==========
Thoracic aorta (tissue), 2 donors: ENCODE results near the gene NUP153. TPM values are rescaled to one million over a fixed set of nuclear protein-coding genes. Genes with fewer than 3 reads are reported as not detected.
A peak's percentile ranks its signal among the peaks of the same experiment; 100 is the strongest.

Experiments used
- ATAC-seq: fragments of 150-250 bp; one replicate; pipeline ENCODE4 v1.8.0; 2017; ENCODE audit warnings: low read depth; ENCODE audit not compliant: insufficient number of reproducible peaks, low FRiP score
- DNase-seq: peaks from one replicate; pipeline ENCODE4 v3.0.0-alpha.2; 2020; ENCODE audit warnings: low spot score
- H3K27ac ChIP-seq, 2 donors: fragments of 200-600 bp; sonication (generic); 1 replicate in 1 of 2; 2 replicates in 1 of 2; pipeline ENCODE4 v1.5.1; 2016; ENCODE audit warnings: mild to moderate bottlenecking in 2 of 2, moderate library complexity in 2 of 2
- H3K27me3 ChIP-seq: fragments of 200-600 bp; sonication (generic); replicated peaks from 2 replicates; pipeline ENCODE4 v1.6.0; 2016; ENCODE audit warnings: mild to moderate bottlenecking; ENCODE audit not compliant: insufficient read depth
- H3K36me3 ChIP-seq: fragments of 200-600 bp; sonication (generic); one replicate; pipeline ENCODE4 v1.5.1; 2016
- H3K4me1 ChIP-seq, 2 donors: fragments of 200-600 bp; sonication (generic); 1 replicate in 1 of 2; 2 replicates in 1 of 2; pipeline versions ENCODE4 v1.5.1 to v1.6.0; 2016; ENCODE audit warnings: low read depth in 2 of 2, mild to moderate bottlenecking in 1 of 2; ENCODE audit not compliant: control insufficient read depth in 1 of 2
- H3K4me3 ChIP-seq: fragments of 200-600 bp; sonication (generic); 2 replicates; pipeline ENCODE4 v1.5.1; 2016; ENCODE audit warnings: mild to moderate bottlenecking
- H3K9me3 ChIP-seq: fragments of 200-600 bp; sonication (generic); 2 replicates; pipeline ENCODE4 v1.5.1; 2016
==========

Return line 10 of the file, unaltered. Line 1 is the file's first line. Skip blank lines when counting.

- H3K4me3 ChIP-seq: fragments of 200-600 bp; sonication (generic); 2 replicates; pipeline ENCODE4 v1.5.1; 2016; ENCODE audit warnings: mild to moderate bottlenecking